It took 35 years to throw the punch, but when he swung last week, just days before the Kentucky Derby, nationally known sports columnist Billy Reed threw a beauty. It was a literary uppercut heard nationwide.
As a young sports writer for the Louisville Courier-Journal in May of 1968, Reed went to Churchill Downs to get a story on what had happened to Dancer’s Image, the colt that won the Derby that year but was disqualified for a medication that was illegal at the time, and is still misused today.
He was leaving the stable area when he was accosted and knocked down by Dr. Alex Harthill, a veterinarian at the center of controversy then and ever since. A master of his craft, Harthill also has been hounded by suspicion, having had, as Reed put it, "a long history of scrapes with racing authorities in Kentucky, Illinois, Louisiana, Ohio and New York."
Reed picked himself up that morning years ago, along with his glasses, notebook and camera, and left Churchill Downs. He soon wound up at Sports Illustrated, where editor Jerry Tax told Reed that if the knockdown happened again "we’ll have the New York attorney general on the SOB’s doorstep in an hour." Reed later moved back to Kentucky, where hardboot Harthill still held sway.
It was not until last week, however, that Billy landed his counterpunch. In a three-part story in Snitch, a tell-all magazine with an online edition, he hammered Harthill in a story headlined, "No one doubts that Alex Harthill is a veterinary genius; but no one wants to talk about the other side of Dr. Fix-It."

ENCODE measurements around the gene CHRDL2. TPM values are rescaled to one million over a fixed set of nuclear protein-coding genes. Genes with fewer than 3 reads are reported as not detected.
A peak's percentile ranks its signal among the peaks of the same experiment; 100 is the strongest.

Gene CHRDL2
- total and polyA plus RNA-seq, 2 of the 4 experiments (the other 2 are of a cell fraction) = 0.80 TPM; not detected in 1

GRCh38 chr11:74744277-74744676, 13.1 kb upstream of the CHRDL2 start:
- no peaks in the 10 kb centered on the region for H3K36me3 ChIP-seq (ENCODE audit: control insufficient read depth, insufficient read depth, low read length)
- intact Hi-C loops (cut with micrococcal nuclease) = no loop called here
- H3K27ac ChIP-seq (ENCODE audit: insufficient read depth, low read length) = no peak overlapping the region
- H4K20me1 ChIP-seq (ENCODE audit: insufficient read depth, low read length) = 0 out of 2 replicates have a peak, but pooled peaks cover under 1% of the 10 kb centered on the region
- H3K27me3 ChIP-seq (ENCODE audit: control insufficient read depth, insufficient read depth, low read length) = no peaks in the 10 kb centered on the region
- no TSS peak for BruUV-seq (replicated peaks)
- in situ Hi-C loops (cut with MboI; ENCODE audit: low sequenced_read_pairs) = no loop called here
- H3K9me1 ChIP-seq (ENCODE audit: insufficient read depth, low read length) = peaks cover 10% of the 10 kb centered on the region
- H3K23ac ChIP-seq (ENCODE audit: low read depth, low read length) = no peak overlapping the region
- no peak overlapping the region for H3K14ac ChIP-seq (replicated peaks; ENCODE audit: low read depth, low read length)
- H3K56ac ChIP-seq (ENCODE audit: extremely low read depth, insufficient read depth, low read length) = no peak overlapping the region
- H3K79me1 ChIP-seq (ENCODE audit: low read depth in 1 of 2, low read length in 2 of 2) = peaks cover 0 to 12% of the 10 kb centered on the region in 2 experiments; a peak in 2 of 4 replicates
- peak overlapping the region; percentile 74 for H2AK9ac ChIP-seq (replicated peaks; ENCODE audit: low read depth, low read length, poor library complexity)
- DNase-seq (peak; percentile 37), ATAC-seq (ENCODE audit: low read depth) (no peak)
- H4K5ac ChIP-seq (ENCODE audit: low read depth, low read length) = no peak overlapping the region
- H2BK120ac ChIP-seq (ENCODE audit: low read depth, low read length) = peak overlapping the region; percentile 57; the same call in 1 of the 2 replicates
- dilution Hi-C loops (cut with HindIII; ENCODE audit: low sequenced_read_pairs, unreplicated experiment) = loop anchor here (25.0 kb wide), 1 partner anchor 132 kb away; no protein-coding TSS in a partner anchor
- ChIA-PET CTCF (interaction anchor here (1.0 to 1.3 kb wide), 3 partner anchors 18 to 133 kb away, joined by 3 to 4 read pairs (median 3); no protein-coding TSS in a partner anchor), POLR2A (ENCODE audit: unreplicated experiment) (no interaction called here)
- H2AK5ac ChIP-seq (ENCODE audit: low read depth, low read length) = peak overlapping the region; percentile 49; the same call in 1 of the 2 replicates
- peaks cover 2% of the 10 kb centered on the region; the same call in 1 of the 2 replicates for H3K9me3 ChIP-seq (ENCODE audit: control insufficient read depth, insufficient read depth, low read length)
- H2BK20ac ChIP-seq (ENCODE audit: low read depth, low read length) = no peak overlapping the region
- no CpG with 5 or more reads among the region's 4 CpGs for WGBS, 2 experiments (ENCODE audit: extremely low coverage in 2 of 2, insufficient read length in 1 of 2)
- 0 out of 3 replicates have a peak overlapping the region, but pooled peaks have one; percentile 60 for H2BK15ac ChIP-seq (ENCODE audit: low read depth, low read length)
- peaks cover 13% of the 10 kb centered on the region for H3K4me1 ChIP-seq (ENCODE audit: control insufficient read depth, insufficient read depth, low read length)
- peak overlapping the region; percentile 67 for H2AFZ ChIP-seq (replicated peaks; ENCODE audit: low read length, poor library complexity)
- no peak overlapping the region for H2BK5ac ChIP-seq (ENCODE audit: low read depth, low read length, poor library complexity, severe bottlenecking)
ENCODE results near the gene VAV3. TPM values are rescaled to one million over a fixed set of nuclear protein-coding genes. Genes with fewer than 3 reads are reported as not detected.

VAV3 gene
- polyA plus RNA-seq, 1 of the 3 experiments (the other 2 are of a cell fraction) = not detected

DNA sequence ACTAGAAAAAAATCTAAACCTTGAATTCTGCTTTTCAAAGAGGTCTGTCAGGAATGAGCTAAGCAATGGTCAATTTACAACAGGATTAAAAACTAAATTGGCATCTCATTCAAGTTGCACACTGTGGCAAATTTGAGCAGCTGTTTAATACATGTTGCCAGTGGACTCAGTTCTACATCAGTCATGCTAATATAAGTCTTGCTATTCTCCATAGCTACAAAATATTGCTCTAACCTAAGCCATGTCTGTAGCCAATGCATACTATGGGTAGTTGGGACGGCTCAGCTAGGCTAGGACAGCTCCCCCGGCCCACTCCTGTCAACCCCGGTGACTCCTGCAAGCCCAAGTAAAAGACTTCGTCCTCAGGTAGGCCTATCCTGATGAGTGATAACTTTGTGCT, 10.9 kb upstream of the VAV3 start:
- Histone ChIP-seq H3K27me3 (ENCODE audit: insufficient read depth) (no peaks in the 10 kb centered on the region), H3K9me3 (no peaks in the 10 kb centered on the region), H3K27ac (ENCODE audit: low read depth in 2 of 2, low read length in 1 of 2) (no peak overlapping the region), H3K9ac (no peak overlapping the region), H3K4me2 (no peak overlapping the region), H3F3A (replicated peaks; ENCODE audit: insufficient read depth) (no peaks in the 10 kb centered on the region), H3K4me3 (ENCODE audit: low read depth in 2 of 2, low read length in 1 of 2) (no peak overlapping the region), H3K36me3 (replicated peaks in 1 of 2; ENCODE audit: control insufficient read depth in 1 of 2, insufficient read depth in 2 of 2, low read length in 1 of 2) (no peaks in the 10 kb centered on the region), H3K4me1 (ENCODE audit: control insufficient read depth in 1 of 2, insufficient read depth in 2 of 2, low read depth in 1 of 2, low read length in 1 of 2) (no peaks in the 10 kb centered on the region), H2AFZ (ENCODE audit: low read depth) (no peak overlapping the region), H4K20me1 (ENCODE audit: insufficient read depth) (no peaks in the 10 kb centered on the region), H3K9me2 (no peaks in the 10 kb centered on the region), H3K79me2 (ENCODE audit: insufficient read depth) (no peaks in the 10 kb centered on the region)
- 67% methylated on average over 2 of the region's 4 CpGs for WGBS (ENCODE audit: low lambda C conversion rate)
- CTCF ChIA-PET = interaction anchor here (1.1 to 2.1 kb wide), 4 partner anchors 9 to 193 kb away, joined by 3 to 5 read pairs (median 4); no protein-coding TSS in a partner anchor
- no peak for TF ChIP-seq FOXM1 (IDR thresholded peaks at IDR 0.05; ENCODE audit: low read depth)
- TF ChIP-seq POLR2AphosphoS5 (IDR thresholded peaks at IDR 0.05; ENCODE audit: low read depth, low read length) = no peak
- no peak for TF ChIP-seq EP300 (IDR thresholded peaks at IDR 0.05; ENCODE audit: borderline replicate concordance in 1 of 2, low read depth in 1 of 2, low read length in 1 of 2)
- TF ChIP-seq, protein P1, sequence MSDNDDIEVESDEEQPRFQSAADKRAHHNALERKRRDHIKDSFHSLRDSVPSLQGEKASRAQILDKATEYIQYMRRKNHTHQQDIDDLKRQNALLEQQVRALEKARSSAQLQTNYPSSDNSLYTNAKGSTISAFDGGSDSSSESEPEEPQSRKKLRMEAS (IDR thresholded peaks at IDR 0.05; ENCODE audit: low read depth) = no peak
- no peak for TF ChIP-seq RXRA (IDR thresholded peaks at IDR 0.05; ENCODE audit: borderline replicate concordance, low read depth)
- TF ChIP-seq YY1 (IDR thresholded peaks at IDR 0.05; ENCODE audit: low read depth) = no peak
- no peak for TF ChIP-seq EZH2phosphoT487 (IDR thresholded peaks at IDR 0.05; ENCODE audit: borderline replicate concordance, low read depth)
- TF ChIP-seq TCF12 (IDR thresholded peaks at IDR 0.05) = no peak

Reed talked about him, at length and in spades. He characterized his 35-year quest as being similar to that of Ahab of Moby Dick, chasing the great white whale, or Sherlock Holmes, pursuing the elusive Dr. Moriarty. He said the long wait was mostly an exercise in futility.
Harthill, Reed said, was "one of the most significant characters in the history of American sport. In no other major professional sport does an owner, manager, coach, trainer or doctor have the ability, through working with several entrants in the same event, to directly affect the outcome."
Because Harthill often treats more than one horse running in the Derby, Reed wrote "the only analogy is a referee accepting a bribe to make a couple of calls, or non-calls, to rig the outcome of a Super Bowl or NCAA tournament championship game."
Once Reed threw that bold punch, he launched a free-swinging two-fisted attack. "If Harthill has been meddling with the Derby for more than 50 years, as the evidence strongly suggests," he wrote, "his best protection is the outrageous boldness and audacity of the possibility."
To make his point he quoted an interview that thoroughbred trainer Jimmy Croll gave the Los Angeles Times, talking about his star pupil, Holy Bull, who finished a dull and soundly beaten 12th as the 6-to-5 favorite in the 1994 Derby.
"Can you imagine how much money is to be made," Croll asked, "if you knew - if you knew for sure - that the favorite was going to run off the board in the Kentucky Derby?" Croll believes, and said in the interview, "They got to my horse."
Reed linked that line with a 1996 case in which Harthill and his wife were sued by the U.S, Drug Enforcement Administration on 102 charges of ordering unusual quantities of controlled drugs not usually prescribed for horses, such as sleeping pills, painkillers and amphetamines. The suit, which sought $2.5 million in penalties and an order that Harthill be required to keep accurate records of controlled drugs, was settled out of court.
All of this is pretty thin circumstantial evidence, and Reed acknowledged as much when he wrote that Harthill is "secure in the knowledge that he has secrets I’ll never know. All I know for sure is that today, at 77, Harthill is still treating Derby horses, and I’m still adding to my bulging file of facts, rumors, theories, coincidences, and circumstantial evidence."
Others in racing may share Billy Reed’s views, but no one in the game has shared his courage in asserting them.